Athey on Organizational Complementarities
| Peter Klein |
Harvard’s Susan Athey has won the John Bates Clark medal. Commentators are hailing her age (one of the youngest Clark medalists at 36), gender (the first female winner), and reputation (profiled in the New York Times as a 24-year-old PhD candidate). Here I’ll offer a few remarks about one of her most important papers for organizational scholars, “An Empirical Framework for Testing Theories About Complementarity in Organizational Design” (with Scott Stern). (An NBER version of the paper is here; as far as I know it is still unpublished.)
I blogged recently about complementarities among organizational form, technology, and market conditions. Athey and Stern’s paper tackles the problem of measuring complementarities among organizational practices. If particular practices occur in clusters (as modeled, for example, by Holmstrom and Milgrom, 1994), it is difficult to estimate the marginal impact of adopting any particular practice. Moreover, the endogeneity of the decision to adopt individual practices makes it difficult to judge whether practices are in fact complementary (i.e., performance enhancing). Athey and Stern develop a method for identifying complementarities by constructing “activity-specific instruments” that control for unobserved heterogeneity. The proposed approach, which jointly estimates the adoption decision and the productivity effect of organizational practices, is becoming increasingly influential in the empirical literature on organizational design.
The paper is fairly technical and does not include any actual empirical analysis (though a Google Scholar or SSRN search will turn up several empirical papers using Athey and Stern’s technique for identifying complementarities). Here is one passage that may have particular interest for O&M readers:
While most of our analysis has been centered on testing of complementarity, the model suggests a set of natural cross-equation restrictions regarding adoption behavior. Hypotheses about the nature of the adoption process are particularly salient since both economists and other social scientists often disagree about the nature of this process and its consequences for policy. At one extreme, neoclassical economics assumes that production decisions are chosen to maximize firm profits taking as given a vector of observable input prices. A variety of theories of transaction costs and adjustment costs have been incorporated into the literature over time, but the assumption in the economics literature is still that firms are doing as well as possible subject to constraints.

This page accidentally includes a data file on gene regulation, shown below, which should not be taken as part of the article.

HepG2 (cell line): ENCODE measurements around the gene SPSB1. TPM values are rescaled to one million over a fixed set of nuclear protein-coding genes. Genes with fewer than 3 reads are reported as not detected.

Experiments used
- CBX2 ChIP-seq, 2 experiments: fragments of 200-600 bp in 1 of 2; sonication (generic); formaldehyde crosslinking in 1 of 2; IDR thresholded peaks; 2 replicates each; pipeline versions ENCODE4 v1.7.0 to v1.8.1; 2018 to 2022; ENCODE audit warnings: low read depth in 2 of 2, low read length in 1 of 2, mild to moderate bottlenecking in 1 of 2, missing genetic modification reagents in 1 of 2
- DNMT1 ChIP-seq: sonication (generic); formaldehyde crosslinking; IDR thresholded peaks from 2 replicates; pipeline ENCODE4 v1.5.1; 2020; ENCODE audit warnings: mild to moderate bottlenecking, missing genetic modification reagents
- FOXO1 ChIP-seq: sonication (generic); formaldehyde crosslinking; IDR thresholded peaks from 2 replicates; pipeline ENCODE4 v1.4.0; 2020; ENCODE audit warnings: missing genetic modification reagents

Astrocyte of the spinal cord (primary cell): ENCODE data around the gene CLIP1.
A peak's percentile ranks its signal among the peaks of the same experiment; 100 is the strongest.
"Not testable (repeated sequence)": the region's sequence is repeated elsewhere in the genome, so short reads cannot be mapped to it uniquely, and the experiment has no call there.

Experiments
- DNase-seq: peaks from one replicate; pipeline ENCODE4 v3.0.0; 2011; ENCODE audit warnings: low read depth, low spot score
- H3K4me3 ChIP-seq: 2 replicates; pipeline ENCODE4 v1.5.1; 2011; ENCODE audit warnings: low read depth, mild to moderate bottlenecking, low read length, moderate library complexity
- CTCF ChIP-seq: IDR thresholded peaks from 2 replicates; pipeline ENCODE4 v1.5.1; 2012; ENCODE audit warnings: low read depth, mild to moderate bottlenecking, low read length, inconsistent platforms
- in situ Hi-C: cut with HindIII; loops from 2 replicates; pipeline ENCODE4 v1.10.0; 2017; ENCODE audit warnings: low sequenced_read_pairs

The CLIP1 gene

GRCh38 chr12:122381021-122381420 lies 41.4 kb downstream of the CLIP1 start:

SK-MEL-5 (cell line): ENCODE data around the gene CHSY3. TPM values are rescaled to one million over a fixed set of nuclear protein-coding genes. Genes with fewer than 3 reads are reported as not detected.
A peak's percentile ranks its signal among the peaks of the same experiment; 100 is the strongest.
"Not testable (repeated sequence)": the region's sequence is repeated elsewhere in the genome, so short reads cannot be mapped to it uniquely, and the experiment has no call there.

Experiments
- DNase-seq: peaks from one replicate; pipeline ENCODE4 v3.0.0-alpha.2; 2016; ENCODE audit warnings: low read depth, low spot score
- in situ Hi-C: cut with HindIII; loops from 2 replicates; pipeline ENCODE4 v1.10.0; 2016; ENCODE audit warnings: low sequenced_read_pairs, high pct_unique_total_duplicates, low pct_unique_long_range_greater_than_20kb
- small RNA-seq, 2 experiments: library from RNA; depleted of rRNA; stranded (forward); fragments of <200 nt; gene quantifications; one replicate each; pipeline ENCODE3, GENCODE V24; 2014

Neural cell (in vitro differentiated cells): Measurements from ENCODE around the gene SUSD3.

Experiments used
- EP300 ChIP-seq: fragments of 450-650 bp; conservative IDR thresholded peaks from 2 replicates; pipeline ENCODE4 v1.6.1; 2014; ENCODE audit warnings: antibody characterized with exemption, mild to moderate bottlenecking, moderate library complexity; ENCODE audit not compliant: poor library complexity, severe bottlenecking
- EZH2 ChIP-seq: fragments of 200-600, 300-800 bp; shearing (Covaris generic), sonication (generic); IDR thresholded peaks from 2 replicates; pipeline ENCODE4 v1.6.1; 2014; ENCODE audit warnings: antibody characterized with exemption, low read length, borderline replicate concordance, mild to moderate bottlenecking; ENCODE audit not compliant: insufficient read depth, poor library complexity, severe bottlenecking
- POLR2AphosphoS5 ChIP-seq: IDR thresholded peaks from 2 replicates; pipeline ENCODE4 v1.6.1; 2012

While there is substantial heterogeneity among economic theories, all of these theories differ sharply from the approach taken by some strands of the literature in sociology and organizational behavior. For example, organizational ecology (see Nelson and Winter (1982) or Hannan and Freeman (1989)) posits that firms change only slowly and not necessarily systematically; rather, a process of “selection” eliminates firms which are poorly adapted to the current environment. More generally, much of the organizational behavior literature takes the view that organizations should not be thought of as rational decision-makers. For example, the “garbage can” theory of organizations maintains that agents may be systematically misinformed about the costs and benefits of different practices within their own organization (Cohen, March, and Olsen, 1972).
Although the methods of economists and sociologists may differ, the empirical model that we develop is rich enough to allow for all of these possibilities.
Another example of organizational scholars working for interdisciplinary peace!